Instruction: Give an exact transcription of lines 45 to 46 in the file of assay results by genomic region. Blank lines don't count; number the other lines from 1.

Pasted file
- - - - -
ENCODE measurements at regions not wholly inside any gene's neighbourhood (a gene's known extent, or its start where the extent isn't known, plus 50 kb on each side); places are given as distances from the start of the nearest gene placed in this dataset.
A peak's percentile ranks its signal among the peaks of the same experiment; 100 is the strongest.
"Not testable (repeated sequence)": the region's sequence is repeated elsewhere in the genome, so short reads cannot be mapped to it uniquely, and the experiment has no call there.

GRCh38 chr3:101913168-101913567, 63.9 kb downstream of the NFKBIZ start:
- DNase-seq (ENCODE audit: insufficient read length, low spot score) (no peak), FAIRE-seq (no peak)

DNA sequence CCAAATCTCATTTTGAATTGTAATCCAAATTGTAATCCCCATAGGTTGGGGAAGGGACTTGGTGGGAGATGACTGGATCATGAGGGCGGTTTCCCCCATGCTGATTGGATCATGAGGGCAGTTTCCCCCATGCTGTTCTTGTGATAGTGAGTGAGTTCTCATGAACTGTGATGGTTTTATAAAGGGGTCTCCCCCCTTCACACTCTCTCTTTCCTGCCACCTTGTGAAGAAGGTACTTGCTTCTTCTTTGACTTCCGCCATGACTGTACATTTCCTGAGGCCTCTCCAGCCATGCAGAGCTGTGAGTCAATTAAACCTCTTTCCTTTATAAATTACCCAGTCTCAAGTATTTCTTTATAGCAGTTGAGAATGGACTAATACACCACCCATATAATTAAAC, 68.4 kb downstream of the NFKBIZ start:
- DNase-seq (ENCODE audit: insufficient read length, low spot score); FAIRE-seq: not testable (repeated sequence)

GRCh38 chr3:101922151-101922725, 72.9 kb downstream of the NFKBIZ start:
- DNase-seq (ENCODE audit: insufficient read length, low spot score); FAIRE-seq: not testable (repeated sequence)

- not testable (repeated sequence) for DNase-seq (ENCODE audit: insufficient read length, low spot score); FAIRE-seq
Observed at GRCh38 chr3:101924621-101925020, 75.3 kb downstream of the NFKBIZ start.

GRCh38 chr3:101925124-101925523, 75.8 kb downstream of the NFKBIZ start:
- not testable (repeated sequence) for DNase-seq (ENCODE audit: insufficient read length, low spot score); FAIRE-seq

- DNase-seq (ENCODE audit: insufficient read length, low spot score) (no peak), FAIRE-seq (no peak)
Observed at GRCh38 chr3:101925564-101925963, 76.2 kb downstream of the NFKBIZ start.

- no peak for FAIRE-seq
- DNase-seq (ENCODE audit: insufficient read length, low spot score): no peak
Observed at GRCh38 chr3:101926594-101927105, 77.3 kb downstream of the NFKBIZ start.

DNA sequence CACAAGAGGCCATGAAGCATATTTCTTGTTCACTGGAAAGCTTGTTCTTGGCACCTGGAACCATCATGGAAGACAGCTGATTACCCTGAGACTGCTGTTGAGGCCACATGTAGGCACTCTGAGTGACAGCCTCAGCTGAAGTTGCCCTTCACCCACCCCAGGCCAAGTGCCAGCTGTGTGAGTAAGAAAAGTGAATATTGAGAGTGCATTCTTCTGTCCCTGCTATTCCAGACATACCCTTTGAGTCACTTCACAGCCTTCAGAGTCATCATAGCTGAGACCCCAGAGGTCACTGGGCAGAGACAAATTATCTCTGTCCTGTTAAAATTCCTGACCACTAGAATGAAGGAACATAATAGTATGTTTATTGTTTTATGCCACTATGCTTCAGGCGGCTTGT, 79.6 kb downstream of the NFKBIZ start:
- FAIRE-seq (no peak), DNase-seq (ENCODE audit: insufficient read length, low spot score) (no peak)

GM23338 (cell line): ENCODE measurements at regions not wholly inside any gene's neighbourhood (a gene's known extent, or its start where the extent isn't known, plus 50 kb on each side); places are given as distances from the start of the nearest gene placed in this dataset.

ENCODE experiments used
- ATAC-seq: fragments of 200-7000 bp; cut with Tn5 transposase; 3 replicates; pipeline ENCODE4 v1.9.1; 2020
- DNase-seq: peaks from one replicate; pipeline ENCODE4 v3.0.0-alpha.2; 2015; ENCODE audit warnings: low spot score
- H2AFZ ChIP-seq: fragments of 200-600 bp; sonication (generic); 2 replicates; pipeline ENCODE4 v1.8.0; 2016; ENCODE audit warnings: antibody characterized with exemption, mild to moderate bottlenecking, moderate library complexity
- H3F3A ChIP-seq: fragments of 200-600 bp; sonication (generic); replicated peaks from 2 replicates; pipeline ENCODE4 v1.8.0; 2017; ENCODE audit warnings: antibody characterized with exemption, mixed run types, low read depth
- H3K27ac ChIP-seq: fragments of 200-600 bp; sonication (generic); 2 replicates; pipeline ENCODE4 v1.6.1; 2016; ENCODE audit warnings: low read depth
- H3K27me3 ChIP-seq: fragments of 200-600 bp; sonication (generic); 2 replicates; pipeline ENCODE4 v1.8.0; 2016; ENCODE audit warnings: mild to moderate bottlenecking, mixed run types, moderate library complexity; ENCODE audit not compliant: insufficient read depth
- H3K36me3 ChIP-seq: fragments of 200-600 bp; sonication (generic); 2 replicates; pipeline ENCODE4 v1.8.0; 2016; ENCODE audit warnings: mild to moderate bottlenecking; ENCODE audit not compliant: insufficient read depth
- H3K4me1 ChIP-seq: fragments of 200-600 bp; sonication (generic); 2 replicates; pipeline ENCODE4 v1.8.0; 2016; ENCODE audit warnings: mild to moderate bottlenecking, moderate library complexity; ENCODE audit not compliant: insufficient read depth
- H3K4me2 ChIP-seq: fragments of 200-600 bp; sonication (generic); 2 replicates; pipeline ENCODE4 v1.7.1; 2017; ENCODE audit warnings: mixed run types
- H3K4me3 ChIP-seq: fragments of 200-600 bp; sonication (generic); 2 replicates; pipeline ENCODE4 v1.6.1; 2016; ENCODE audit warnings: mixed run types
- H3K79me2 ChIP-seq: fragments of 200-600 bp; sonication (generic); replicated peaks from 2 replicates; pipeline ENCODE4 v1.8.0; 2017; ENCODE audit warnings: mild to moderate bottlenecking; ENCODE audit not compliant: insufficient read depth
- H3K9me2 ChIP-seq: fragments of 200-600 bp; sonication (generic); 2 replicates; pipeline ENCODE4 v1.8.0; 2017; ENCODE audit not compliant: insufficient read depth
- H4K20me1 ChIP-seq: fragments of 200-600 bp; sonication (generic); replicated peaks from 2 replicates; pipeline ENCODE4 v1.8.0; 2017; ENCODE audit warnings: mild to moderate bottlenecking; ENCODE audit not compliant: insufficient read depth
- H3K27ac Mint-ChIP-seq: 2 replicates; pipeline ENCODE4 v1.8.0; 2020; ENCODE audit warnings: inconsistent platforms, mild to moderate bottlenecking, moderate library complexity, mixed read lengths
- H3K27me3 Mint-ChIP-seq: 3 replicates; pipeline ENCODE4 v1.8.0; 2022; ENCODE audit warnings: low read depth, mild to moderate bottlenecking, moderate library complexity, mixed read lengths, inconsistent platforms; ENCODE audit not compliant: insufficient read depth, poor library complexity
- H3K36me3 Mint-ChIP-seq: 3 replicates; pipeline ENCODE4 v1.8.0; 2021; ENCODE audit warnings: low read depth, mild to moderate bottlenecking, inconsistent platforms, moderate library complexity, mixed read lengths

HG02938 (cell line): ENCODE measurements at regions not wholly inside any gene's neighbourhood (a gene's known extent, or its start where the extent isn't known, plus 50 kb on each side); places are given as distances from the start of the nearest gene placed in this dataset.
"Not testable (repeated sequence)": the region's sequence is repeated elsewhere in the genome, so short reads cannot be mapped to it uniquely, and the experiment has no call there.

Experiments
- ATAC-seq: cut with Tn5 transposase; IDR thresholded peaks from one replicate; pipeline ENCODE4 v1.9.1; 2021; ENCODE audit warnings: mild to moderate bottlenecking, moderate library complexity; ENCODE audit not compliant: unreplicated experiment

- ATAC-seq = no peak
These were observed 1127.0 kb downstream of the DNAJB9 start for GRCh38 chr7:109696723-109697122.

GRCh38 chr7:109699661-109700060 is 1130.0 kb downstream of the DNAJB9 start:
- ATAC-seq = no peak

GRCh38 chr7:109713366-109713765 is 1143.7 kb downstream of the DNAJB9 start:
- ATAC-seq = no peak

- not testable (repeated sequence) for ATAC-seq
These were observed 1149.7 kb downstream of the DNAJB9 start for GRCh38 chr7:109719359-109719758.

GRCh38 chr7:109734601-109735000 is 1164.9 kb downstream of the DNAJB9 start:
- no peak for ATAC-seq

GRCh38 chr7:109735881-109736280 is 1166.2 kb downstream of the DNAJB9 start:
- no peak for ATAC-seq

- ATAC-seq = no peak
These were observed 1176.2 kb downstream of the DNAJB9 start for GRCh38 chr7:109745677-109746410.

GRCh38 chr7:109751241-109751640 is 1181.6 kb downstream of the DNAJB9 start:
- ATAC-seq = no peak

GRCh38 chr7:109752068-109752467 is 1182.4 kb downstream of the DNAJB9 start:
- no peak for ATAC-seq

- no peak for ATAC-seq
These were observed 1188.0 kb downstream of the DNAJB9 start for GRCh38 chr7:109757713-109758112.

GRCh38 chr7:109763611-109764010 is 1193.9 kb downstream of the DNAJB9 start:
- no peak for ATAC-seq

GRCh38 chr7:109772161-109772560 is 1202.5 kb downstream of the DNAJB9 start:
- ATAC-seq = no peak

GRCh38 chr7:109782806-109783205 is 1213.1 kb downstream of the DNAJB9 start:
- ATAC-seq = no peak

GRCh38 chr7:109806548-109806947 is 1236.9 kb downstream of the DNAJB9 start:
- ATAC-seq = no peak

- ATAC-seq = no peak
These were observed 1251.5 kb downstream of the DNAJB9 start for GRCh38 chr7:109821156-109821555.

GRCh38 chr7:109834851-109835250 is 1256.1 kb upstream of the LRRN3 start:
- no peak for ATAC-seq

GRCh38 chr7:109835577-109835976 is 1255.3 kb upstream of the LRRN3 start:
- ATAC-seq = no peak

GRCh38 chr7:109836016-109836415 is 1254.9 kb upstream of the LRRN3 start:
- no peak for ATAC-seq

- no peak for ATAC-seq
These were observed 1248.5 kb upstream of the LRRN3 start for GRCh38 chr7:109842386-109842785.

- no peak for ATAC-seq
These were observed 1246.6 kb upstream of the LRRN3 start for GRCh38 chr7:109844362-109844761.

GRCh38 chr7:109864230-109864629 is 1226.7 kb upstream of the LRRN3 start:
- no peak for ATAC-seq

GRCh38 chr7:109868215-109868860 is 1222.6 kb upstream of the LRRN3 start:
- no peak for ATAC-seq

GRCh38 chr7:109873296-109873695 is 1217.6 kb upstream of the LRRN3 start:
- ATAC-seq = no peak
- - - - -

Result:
GRCh38 chr7:109699661-109700060 is 1130.0 kb downstream of the DNAJB9 start:
- ATAC-seq = no peak